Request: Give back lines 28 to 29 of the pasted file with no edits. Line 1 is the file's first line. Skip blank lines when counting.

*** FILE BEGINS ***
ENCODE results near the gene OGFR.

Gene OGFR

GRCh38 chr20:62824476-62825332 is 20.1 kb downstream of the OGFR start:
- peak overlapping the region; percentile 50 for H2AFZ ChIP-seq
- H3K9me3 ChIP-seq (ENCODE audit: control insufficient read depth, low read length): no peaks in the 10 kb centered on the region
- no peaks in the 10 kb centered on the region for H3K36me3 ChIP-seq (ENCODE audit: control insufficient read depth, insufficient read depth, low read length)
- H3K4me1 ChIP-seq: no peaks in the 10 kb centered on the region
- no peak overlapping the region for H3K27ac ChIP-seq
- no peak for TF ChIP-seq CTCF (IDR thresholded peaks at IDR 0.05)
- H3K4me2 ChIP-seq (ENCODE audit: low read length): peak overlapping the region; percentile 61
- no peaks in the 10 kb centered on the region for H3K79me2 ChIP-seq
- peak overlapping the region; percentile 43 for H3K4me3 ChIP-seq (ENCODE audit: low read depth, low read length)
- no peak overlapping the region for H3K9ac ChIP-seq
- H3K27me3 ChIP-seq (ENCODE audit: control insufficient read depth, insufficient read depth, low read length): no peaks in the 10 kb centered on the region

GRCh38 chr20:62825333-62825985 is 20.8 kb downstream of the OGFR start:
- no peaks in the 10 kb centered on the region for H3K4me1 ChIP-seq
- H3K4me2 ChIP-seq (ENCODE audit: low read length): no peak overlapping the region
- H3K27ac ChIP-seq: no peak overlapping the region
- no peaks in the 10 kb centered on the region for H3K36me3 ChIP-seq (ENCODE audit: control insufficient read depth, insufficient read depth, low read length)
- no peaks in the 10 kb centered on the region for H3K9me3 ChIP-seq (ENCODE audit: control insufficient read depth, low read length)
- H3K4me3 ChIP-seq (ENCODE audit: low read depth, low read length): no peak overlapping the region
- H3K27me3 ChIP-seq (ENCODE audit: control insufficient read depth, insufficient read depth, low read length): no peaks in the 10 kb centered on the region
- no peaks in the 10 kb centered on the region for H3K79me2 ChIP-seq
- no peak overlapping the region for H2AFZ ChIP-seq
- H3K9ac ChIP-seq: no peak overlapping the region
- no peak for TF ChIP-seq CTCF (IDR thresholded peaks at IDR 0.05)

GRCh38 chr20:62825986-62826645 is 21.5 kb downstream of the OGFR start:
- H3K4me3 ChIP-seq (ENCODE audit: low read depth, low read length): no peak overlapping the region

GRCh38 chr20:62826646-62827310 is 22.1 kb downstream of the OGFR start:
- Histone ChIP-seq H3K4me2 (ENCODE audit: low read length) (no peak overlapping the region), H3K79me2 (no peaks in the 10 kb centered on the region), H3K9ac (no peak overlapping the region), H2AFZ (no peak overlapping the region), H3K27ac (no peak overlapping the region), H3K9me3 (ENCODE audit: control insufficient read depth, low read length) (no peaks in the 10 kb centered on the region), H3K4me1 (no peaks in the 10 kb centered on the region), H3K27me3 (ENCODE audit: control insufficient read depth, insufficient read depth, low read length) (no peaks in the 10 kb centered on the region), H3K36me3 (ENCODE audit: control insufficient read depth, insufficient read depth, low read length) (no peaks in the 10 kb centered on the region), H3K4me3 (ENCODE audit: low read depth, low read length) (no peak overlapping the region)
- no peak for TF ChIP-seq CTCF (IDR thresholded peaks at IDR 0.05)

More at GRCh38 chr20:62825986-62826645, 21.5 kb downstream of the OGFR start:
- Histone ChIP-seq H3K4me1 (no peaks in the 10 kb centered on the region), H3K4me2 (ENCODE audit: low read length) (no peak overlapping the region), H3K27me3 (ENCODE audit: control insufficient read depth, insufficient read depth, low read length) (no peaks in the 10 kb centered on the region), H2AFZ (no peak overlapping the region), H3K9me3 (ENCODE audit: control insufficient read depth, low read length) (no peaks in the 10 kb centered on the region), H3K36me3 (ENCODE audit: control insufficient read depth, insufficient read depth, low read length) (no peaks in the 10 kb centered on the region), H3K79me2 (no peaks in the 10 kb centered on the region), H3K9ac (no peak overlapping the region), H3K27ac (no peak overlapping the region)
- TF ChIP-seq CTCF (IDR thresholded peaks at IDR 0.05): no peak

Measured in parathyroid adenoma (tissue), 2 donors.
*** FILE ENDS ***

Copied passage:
- H3K4me3 ChIP-seq (ENCODE audit: low read depth, low read length): no peak overlapping the region

GRCh38 chr20:62826646-62827310 is 22.1 kb downstream of the OGFR start: